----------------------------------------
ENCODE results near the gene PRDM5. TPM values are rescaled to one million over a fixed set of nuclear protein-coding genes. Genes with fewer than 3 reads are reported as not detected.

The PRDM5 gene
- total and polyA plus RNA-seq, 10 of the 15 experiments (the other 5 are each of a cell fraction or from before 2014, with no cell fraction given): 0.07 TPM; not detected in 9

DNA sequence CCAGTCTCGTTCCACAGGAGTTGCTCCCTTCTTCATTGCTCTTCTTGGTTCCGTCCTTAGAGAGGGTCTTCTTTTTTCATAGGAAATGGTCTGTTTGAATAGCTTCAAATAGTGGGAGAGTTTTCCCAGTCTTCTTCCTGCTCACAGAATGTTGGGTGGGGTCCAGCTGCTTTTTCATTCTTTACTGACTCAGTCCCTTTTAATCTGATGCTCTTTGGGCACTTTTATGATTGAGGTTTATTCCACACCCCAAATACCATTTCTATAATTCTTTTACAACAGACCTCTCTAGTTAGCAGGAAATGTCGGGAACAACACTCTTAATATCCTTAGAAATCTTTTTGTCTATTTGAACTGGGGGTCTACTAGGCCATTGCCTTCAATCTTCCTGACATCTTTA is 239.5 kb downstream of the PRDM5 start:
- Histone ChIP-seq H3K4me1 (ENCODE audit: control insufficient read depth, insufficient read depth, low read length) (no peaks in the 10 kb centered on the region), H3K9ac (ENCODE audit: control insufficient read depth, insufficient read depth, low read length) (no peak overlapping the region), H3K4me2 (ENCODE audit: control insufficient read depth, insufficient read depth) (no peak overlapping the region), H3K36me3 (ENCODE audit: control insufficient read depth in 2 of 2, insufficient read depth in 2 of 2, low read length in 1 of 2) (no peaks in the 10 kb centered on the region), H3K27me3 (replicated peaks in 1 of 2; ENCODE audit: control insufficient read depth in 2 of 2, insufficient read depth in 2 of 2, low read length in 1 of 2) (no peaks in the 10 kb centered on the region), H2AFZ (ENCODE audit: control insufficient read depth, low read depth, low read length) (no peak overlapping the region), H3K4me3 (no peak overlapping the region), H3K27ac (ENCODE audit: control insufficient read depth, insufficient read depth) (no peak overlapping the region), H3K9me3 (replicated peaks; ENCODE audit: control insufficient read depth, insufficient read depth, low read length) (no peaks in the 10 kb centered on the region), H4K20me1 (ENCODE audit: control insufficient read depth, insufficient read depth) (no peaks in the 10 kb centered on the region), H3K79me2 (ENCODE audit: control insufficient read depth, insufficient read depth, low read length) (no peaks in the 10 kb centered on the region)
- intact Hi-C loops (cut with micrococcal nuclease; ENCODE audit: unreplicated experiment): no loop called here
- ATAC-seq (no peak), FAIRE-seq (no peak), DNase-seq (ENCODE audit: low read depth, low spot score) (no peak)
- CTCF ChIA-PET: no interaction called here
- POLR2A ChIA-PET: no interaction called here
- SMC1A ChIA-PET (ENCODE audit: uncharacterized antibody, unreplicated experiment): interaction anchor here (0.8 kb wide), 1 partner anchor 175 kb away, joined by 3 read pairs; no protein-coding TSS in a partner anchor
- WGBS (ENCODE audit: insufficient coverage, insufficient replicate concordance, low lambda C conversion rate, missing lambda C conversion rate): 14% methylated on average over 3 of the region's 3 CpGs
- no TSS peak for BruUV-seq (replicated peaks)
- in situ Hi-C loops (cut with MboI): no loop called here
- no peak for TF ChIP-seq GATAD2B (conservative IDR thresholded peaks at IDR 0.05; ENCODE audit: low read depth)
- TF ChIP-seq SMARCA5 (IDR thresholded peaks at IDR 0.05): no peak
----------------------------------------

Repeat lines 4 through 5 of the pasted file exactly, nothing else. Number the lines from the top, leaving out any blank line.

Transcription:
DNA sequence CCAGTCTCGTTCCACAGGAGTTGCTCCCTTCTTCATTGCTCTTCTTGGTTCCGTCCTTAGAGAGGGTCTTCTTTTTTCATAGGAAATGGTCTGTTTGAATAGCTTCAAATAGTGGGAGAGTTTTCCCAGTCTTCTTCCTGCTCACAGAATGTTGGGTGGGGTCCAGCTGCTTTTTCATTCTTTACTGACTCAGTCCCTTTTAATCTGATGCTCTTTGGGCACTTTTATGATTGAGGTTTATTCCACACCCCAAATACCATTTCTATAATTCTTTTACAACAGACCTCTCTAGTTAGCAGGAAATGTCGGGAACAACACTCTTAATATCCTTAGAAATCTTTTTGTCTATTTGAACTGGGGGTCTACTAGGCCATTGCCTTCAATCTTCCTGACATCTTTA is 239.5 kb downstream of the PRDM5 start:
- Histone ChIP-seq H3K4me1 (ENCODE audit: control insufficient read depth, insufficient read depth, low read length) (no peaks in the 10 kb centered on the region), H3K9ac (ENCODE audit: control insufficient read depth, insufficient read depth, low read length) (no peak overlapping the region), H3K4me2 (ENCODE audit: control insufficient read depth, insufficient read depth) (no peak overlapping the region), H3K36me3 (ENCODE audit: control insufficient read depth in 2 of 2, insufficient read depth in 2 of 2, low read length in 1 of 2) (no peaks in the 10 kb centered on the region), H3K27me3 (replicated peaks in 1 of 2; ENCODE audit: control insufficient read depth in 2 of 2, insufficient read depth in 2 of 2, low read length in 1 of 2) (no peaks in the 10 kb centered on the region), H2AFZ (ENCODE audit: control insufficient read depth, low read depth, low read length) (no peak overlapping the region), H3K4me3 (no peak overlapping the region), H3K27ac (ENCODE audit: control insufficient read depth, insufficient read depth) (no peak overlapping the region), H3K9me3 (replicated peaks; ENCODE audit: control insufficient read depth, insufficient read depth, low read length) (no peaks in the 10 kb centered on the region), H4K20me1 (ENCODE audit: control insufficient read depth, insufficient read depth) (no peaks in the 10 kb centered on the region), H3K79me2 (ENCODE audit: control insufficient read depth, insufficient read depth, low read length) (no peaks in the 10 kb centered on the region)